Civil partnership does not go far enough in fully recognising the love of gay and lesbian people, Archbishop Diarmuid Martin has said.
He said the forthcoming referendum is not just a political issue, not just about individuals, it’s about something that is very important for social cohesion in our society and to change it within a very rapid period of time is something we should really think about.
“We have to find ways in which gay and lesbian people can have their love fully recognised in an equal but different manner,” said Archbishop Martin. “We have to find ways of examining that and I don’t think we have done that far enough. I think civil partnership is not adequate, I think it could be tweaked.”
He said he understood why gay and lesbian people would not trust him when he said we have to find ways to have their love fully recognised in an equal but different manner.
He admitted the Church has treated gays and lesbians in a “harsh and hostile way”.
“Am I happy voting no? The answer is that I am not happy. I don’t think that simply voting no is going to find the answers that I’m looking for.”
Archbishop Martin spoke as hundreds of people attended a yes vote rally in Dublin city centre yesterday to mark what they described as the “final countdown” before the May 22 referendum.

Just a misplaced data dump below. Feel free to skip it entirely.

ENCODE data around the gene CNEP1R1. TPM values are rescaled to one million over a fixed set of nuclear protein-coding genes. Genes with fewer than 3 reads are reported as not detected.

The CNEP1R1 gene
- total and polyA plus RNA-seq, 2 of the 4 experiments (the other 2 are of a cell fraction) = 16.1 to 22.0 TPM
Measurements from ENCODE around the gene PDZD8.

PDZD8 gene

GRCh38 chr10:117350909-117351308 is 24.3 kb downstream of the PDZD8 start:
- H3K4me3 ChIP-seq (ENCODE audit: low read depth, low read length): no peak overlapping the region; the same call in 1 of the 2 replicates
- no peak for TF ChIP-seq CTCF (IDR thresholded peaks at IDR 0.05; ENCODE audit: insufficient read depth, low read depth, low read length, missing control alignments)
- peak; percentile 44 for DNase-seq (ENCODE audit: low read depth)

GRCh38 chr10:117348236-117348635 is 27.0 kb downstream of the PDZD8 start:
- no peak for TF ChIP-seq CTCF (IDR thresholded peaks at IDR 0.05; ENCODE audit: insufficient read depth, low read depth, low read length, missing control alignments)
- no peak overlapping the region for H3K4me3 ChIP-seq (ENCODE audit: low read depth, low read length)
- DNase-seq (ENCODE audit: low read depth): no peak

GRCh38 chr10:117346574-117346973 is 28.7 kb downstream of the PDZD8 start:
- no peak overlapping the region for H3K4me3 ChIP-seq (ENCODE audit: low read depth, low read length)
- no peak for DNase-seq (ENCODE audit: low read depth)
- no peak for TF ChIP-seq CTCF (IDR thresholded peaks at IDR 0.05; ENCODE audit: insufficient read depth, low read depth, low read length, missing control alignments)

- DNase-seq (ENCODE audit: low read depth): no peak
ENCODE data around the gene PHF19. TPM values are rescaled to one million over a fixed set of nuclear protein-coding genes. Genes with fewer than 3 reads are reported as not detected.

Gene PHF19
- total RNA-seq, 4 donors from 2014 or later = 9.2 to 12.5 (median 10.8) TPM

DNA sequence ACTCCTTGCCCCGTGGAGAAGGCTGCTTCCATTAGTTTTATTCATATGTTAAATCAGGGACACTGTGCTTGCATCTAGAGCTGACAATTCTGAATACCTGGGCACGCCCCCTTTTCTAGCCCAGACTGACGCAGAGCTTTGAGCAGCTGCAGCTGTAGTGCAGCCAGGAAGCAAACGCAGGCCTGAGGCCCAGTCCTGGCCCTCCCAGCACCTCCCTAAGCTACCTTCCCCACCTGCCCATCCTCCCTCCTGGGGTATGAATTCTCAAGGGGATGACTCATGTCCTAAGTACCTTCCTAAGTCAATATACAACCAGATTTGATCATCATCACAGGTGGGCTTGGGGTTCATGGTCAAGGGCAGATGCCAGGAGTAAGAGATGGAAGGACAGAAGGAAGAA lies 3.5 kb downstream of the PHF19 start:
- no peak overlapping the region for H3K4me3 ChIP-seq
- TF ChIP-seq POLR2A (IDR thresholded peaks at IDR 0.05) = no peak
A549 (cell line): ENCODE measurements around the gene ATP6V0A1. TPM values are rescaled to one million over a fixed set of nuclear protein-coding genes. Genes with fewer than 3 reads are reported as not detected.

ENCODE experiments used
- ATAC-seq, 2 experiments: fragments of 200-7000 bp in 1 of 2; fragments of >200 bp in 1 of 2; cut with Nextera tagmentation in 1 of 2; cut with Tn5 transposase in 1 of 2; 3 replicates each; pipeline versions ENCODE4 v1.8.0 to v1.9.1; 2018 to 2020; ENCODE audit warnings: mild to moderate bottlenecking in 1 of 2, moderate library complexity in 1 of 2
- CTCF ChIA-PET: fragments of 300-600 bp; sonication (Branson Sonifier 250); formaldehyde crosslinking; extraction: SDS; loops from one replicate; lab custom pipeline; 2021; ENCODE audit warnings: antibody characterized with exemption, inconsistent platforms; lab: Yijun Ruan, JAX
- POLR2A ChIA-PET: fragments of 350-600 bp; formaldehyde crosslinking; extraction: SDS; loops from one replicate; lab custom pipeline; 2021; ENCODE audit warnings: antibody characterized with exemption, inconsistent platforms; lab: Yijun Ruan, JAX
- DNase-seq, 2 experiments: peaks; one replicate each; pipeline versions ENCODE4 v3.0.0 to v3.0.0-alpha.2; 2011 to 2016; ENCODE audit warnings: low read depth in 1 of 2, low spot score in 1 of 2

The event, organised by LGBT campaign group Noise and backed by teachers’ and students’ unions, took place in Merrion Square with host Tara Flynn telling the crowd that, despite polls still pointing towards a yes vote, the recent British elections shows polls can be wrong.
The event took place a day after Equality Minister Aodhán Ó Ríordáin was asked to remove his yes vote badge live on air during an appearance on RTÉ’s The Saturday Night Show.
During an interview with the Labour TD on an unrelated topic, host Brendan O’Connor noticed the pin and asked for it to be removed in line with RTÉ’s balance protocols as a public service broadcaster.
When asked to remove the item, Mr O Riordain said “it’s a yes pin”, to which Mr O Connor replied: “You’ve just made it worse” before saying “no” to “balance” out the coverage.
Meanwhile, the Bishop of Limerick, Brendan Leahy, said the proposed redefinition of marriage in the referendum will have a profound impact on the lives of the citizens of our country.
Bishop Leahy said the proposed “major shift” in the constitution will have implications for the role of marriage and family.
Outlining why he and the Catholic Bishops’ Conference cannot support the amendment, Bishop Leahy said the concern on the no side has to do with how the proposed redefinition of marriage will impact on society, on family life, and on children who, he said, have a right, except when this is not possible, to be raised by a mother and father.
In a letter read at Masses yesterday, Bishop Leahy said it is not easy to engage in dialogue about these issues.
However, reflecting on marriage, he said: “Marriage as an institution is under enormous pressure in the Western world.
“The forthcoming referendum is a call to Christians to rediscover the deep foundations of marriage based on the union of a man and a woman.”
© Irish Examiner Ltd. All rights reserved